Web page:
The Blane oilfield is located in block 30 / 3a and Norwegian block 1 / 2 in the southern part of the North Sea. Discovered in 1989, the field lies about 260km east of Aberdeen, UK, at a water depth of 230ft. An investment of £250m was made to develop the field.
The Blane field is operated by Talisman Energy, which has a 43% interest in the field. Eni UK and Eni ULX held 13.8% and 4.1% interests, respectively, in the field. Faroe Petroleum (Faroe) acquired an 18% stake from Eni UK and Eni ULX for £60m in May 2011.
The field will increase Faroe’s production by 1,900 barrels of oil equivalent per day. Other partners include Roc Oil with 12.5%, MOC Exploration with 14% and Dana Petroleum with 12.5%.
The Blane field is estimated to contain proven and probable reserves of 30.4 million barrels of oil equivalent (mboe). Nearly 97% of the field’s reserves are oil.
The Blane field development plan was submitted in May 2005 and was approved in July 2005. Because the field lies on the UK and Norwegian borders, it was unitised, with the UK holding 82% and Norway holding 18%. The Unitisation and Unit Operating Agreement was signed in July 2005.
Drilling of development wells started in May 2006. Two cased horizontal production wells A and B were drilled in October 2006. Tie-back of the wells to the Ula platform was completed in the second quarter of 2007. The wells feature 1,220m perforated segments to enable the intersection of multiple layers. They are equipped with gas lift facilities for production at high water cuts.
A third sub-vertical water injection well C was drilled by Ocean Princess rig in 2007. The well was tied back to the Ula platform in May 2008.
Geology of the Blane field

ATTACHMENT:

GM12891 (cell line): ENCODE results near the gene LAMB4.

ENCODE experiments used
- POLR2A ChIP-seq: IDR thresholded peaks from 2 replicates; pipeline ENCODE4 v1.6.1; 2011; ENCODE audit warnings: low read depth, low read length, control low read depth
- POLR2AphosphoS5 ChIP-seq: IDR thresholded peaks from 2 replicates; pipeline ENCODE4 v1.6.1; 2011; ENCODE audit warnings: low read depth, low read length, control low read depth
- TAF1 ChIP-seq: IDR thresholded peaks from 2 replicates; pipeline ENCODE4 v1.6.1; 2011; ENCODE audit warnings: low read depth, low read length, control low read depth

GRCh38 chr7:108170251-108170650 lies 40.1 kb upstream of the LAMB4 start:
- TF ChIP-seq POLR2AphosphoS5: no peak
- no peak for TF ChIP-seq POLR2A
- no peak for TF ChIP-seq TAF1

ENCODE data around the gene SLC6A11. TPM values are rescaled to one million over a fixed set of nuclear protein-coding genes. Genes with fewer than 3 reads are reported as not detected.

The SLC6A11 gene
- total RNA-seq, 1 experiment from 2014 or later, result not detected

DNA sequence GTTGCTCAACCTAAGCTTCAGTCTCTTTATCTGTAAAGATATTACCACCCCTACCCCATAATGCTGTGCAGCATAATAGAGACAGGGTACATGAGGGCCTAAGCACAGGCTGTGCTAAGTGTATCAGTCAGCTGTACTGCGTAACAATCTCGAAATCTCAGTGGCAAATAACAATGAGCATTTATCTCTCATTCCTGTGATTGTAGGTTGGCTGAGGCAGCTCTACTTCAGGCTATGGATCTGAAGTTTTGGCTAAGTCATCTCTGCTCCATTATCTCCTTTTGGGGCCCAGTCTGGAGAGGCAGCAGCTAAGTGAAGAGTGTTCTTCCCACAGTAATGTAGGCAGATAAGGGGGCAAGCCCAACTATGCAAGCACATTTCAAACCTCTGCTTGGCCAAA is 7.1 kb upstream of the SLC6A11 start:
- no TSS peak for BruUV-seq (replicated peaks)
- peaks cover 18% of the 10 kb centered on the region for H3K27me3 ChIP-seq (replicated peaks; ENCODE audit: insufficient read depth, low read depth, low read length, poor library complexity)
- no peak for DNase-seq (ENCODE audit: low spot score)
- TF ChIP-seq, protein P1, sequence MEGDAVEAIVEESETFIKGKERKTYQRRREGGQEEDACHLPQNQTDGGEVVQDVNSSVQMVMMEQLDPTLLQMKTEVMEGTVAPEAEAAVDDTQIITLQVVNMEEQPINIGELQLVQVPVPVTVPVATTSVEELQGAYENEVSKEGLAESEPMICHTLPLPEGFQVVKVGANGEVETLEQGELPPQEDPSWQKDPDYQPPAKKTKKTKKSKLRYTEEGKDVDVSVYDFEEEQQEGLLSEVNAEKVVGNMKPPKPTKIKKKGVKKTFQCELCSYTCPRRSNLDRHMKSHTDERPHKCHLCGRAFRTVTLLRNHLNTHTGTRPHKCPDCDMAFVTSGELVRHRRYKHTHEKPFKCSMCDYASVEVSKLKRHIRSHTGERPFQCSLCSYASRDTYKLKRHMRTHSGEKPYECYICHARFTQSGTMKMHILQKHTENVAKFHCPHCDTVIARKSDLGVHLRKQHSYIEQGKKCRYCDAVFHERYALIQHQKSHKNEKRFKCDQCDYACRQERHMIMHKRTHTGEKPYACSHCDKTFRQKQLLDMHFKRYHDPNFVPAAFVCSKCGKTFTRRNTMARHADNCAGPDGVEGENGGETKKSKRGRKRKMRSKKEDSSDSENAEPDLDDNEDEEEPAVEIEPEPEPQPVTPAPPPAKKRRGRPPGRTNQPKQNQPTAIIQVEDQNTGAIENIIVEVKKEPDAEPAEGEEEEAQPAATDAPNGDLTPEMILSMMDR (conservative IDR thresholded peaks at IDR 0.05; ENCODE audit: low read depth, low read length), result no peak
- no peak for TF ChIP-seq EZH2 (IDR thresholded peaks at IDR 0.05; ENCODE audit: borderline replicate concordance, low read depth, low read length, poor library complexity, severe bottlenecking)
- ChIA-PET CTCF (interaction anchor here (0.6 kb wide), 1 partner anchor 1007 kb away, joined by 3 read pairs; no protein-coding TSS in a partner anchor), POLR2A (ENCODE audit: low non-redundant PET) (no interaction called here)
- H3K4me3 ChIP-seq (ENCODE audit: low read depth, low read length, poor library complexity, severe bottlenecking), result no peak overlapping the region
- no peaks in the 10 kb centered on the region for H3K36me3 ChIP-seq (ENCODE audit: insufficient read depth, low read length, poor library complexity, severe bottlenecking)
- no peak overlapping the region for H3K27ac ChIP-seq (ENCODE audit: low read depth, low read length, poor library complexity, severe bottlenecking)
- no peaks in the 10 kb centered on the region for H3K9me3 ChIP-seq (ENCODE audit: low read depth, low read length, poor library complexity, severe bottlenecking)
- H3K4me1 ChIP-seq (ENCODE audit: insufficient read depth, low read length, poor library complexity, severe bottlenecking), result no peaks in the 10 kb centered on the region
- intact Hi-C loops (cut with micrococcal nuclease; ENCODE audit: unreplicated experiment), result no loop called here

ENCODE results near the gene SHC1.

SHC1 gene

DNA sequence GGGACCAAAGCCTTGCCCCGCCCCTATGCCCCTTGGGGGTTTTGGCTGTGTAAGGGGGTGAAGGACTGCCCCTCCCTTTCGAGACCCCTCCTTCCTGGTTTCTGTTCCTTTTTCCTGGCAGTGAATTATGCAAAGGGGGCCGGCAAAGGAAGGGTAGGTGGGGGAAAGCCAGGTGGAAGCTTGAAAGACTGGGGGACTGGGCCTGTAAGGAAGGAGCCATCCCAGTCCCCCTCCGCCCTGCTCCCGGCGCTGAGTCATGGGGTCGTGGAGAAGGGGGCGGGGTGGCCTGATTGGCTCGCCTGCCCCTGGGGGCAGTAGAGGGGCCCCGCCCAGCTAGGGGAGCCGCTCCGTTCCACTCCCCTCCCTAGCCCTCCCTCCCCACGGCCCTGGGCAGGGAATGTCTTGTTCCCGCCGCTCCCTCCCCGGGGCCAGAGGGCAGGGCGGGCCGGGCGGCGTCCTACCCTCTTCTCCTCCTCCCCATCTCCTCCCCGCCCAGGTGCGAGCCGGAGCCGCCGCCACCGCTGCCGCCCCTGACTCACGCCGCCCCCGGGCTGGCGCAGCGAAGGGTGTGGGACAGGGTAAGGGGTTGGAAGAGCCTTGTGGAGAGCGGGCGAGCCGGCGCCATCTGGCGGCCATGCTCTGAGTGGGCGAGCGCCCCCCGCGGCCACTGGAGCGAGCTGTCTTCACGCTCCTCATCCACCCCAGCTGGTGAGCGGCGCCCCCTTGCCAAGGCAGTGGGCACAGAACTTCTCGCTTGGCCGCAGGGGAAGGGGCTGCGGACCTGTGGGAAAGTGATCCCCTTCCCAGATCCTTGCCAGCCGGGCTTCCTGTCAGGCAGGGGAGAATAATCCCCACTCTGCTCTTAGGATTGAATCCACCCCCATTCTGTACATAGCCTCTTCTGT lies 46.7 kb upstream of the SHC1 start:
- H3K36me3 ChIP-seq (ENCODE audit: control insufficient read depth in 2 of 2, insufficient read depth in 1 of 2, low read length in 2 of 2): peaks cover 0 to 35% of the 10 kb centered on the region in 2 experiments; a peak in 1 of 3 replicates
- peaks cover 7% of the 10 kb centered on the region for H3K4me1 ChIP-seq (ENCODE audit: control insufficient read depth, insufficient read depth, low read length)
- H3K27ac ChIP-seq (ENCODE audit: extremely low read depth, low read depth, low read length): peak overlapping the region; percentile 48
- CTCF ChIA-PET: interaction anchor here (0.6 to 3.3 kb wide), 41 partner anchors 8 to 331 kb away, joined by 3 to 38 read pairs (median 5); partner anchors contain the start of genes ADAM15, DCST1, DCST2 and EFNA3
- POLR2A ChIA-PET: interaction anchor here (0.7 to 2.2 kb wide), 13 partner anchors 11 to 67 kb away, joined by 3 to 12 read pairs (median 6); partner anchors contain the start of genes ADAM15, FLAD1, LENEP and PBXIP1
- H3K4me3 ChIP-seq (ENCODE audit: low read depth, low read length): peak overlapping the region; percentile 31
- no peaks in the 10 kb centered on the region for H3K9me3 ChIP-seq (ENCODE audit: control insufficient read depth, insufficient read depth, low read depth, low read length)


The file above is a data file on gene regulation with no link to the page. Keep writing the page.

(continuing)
The Blane field reservoir is a four-way structural closure located at a depth of 9,800ft in Central Graben. Oil is formed in tertiary Palaeocene sandstone of the Forties Formation in an unconfined, sheet-like, turbidite fan structure. The reservoir is highly over-pressured and contains high quality oil with 42° API.
The Blane field’s production wells are tied-back to BP-operated Ula field platform located about 34km north-east of Norway on the UK Continental Shelf. The tie-back required topside modifications such as the installation of two pipelines – a 34km 10in pipeline for oil production and another 34km 6in pipeline for gas lift.
A 450mt module was also installed to process Blane’s production. The main components of the module include a separator and a Caisson equipped with risers. A staircase featuring a platform was included in the module for setting ESD valves. In addition, a new gas treatment and injection module was installed.
BP launched the Ula Gas Compression Upgrade project in 2007 to improve the gas handling capacity of the Ula platform.
The project doubled the gas handling capacity of the platform to 120Mcf per day. It supplied gas for gas lift of Blane’s production wells.
First production from the Blane field began in September 2007. Gas lift from the two production wells was started in February 2009.
This was later discontinued due to several small subsea leakages in the pipeline in 2009. Repair of the pipeline was completed in August 2010.
From the Ula platform, oil is transported to the Teeside Oil Terminal through a subsea pipeline. The gas produced at the Blane field is used for injection into the Ula reservoir. Average production rate of the field in September 2010 was 11,964 barrels of oil per day. Production is expected to reach a peak rate of 17,000boe per day.
Ula processing systems
The well-stream is separated in a dedicated separator, which is equipped with individual metering packages for gas, oil and water production. After being separated they are transported to the processing systems on the Ula platform.
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